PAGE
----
Idacious Finnik was remarkable in her lifetime for the primary reason that she was, that most un-Buentoilliçan of words, unsettled. Some say there is something in the air here, some goodly feeling that means few ever want to leave. For whatever reason this had little effect on Finnik, although after her travels she did always return, always with some new story or delight for the City to share in.
The (mostly absentee) owner of several factories, Finnik moved in genteel, elitist circles, and, with her good looks and unruly golden-orange hair was much loved by the society press of the time. These were pre-Revolutionary days, days when people looked up to the wealthy for direction and trends. Finnik brought various new clothing styles and ‘exotic’ fashions to Buentoille, pioneering a new trend termed ‘lavish explorer chic’ by the Buentoilliçan Cultural Digest, which involved highly patterned loose silk gowns and firmaments of golden jewellery.
Even Finnik’s working clothes, usually a subject of little interest for the society press, were obsessed upon and emulated. Her rough, hard-wearing tweed suits and white linen shirt-and-short combinations, each suited to various foreign climes, were all the rage in their respective seasons. There are many photographs which show her climbing up sand dunes or rocky escarpments, the wind catching her hair, a thin scarf trailing behind her, along with a train of servants carrying the vast amounts of luggage she took with her everywhere. ‘One must have the luxuries of home wherever one is,’ Finnik said often, ‘that is the trick to not getting homesick.’
Whilst many of the new delights that Finnik returned with were clothes, plants, and in particular flowers, were her greatest love, and were it not for them Finnik would likely have left little lasting impression upon the City. There are over a hundred species of flowers, including rare orchids, roses, lilies and tulips, which were introduced to the hothouses and gardens of Buentoille by Finnik, and she was reportedly happiest when surrounded by fragrant blossoms. How excited she must have been when she saw her first siren flower.
Finnik kept few accurate maps or notes from her travels, and fewer photographs, so there is no consensus as to where siren flowers originate from, except that there is an island entirely filled by the worrisome growths. Whilst travelling through a ‘southerly zone of the Outer Ocean,’ Finnik’s boatswain spied an archipelago inhabited by a number of tribespeople who avoided the ‘siren island’ as if it were the plague, and who smeared animal dung on their noses when sailing past. A translator hired by the Finnik crew explained that this was down to the extremely alluring scent produced by the flowers, which had often led to a deadly stupor up close, the afflicted person wishing to do nothing but fill their lungs with the musk.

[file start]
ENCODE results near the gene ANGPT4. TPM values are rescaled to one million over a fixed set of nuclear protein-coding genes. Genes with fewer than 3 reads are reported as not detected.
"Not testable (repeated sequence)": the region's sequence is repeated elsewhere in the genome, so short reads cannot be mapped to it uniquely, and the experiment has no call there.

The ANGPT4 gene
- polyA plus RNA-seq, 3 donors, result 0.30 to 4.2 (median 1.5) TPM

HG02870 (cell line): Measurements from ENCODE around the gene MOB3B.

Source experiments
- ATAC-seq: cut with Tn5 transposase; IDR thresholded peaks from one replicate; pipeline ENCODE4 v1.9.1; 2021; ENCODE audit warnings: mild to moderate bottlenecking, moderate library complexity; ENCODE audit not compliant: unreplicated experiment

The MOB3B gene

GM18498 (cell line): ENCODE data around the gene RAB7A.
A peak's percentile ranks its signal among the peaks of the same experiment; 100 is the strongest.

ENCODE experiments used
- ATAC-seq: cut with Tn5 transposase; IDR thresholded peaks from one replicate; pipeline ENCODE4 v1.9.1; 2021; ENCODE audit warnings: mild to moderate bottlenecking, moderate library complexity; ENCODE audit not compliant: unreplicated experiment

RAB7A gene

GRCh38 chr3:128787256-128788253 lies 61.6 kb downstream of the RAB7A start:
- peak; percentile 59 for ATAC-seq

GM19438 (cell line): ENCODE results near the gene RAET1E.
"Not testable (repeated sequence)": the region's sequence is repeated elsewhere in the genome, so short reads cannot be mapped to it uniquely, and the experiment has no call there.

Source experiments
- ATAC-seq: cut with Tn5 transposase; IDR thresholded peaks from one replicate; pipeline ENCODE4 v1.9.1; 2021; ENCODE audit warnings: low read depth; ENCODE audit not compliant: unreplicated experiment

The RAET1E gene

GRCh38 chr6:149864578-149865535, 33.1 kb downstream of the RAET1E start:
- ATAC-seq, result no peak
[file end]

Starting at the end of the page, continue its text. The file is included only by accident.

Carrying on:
Through bribery and charm, Finnik managed to persuade the islanders to let her crew onto the island to collect a seed to take back to Buentoille. Two sailors died in the attempt, one not having applied enough sealing wax to his nose, the other being killed by the afflicted sailor when she tried to physically remove him from the island. The third and final sailor returned with the seed which was locked in an airtight box. Upon their return the seed was planted in a glasshouse within Finnik’s walled garden, into which a specialist air filtration system and air lock was fitted. Airtight hazard suits were used to tend to the plant, and to perform various experiments upon it, including the extraction of the scent into a usable fragrance.
When she next returned to Buentoille, the plant now grown, Finnik became obsessed with the flower. She had caught the slightest, most tantalising glimpse of the smell from the boat whilst her sailors died on the island, and it had been tormenting her ever since. When she realised that the stupor-like state was caused not by the smell itself but instead a pollen-like secretion which coats the delicate blue petals, she would spend hours tied to a pole by her servants at the other end of the glass house, where she could luxuriate in the scent but not be affected by the secretion. If she had not been tied down she would undoubtedly have thrust her nose straight into those petals, and would then likely have died as a result. This is essentially how Finnik spent the last twelve years of her life.
Today there are many flowers in the hothouse; they almost fill the entire space, and today the greenhouse will also be opened to the public. Yet there is little fear of death or stupor; today is the one day of the year when the stupor-creating-powder ceases to be produced, undergoing a chemical change which essentially renders it harmless, instead becoming an actual pollen. The theory, put forward by Patsy Jerche (Finnik’s chief botanist, the person who was apparently responsible for the greater portion of Finnik’s success), states that today the plants want to breed, using insects (similarly affected by the smell) to transfer their pollen from plant to plant, rather than to kill every living creature that comes near so that they fertilise the surrounding soil.
Whilst the smell is luxurious, lustful and addictive (as well as actually banned as a personal fragrance for reasons of sexual consent), it is possible to reason without the stupefying effects of the accompanying ‘pollen,’ and the visitors are able to be escorted out by the hazard-suited gardeners, when the sun begins to set. The lustful nature of the scent makes the hothouse popular with lovers, who find plenty of places to hide amongst the thick, fleshy foliage of the plants. A thorough search is conducted by the gardeners before closing time, to avoid any unnecessary deaths.
Other festivals happening today:
- The Festival of Moths and Flames
- The Festival of Bigotry
- Yarn Day